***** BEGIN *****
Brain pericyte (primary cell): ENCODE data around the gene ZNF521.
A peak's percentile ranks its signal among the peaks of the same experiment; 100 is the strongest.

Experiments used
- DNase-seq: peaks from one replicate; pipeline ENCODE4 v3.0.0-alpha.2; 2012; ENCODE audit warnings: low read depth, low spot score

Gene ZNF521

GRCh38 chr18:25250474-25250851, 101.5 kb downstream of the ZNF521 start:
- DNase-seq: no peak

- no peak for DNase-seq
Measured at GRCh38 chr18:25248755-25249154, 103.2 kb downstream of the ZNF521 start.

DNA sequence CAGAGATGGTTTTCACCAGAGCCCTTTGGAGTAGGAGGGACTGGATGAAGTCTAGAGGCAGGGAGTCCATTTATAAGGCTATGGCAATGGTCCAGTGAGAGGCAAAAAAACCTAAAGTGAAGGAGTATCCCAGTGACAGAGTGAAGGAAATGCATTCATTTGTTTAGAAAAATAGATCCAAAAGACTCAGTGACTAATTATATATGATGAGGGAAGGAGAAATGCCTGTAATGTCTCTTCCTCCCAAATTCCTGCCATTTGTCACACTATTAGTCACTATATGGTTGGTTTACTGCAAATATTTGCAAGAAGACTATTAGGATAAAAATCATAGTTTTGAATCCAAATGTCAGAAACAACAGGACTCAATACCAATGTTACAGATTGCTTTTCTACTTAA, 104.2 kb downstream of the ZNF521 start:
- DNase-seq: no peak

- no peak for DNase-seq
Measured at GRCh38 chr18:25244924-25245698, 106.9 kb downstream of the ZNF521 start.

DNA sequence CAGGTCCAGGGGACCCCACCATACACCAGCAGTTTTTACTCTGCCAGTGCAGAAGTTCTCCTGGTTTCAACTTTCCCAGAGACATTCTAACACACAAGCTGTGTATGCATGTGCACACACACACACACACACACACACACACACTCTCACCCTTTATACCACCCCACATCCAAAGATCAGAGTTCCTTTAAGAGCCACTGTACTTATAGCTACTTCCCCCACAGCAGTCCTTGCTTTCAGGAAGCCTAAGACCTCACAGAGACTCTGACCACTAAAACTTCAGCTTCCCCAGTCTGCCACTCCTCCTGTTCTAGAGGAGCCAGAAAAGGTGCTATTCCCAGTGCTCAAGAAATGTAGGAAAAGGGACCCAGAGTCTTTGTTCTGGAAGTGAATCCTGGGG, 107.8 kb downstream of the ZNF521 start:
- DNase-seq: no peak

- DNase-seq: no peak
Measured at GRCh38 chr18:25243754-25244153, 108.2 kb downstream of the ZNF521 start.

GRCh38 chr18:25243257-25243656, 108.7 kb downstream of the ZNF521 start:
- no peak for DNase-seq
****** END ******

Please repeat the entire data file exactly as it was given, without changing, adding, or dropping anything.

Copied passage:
Brain pericyte (primary cell): ENCODE data around the gene ZNF521.
A peak's percentile ranks its signal among the peaks of the same experiment; 100 is the strongest.

Experiments used
- DNase-seq: peaks from one replicate; pipeline ENCODE4 v3.0.0-alpha.2; 2012; ENCODE audit warnings: low read depth, low spot score

Gene ZNF521

GRCh38 chr18:25250474-25250851, 101.5 kb downstream of the ZNF521 start:
- DNase-seq: no peak

- no peak for DNase-seq
Measured at GRCh38 chr18:25248755-25249154, 103.2 kb downstream of the ZNF521 start.

DNA sequence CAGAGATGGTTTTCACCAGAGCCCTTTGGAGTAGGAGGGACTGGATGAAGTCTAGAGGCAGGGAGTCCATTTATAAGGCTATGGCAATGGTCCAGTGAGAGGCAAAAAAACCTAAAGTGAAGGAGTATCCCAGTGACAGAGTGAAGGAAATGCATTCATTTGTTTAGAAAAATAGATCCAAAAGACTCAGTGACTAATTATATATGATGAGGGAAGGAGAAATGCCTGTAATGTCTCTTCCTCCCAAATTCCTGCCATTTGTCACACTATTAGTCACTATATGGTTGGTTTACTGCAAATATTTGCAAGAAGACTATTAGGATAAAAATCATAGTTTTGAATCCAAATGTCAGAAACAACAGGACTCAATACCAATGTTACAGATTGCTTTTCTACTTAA, 104.2 kb downstream of the ZNF521 start:
- DNase-seq: no peak

- no peak for DNase-seq
Measured at GRCh38 chr18:25244924-25245698, 106.9 kb downstream of the ZNF521 start.

DNA sequence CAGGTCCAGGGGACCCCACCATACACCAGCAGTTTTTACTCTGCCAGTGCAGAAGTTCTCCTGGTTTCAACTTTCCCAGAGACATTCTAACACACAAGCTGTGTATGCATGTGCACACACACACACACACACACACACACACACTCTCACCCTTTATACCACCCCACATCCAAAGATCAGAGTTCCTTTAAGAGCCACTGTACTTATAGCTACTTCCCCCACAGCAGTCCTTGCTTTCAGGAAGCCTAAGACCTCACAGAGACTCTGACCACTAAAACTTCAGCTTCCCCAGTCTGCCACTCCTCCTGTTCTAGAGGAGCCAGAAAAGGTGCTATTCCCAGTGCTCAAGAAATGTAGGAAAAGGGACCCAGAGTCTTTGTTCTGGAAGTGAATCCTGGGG, 107.8 kb downstream of the ZNF521 start:
- DNase-seq: no peak

- DNase-seq: no peak
Measured at GRCh38 chr18:25243754-25244153, 108.2 kb downstream of the ZNF521 start.

GRCh38 chr18:25243257-25243656, 108.7 kb downstream of the ZNF521 start:
- no peak for DNase-seq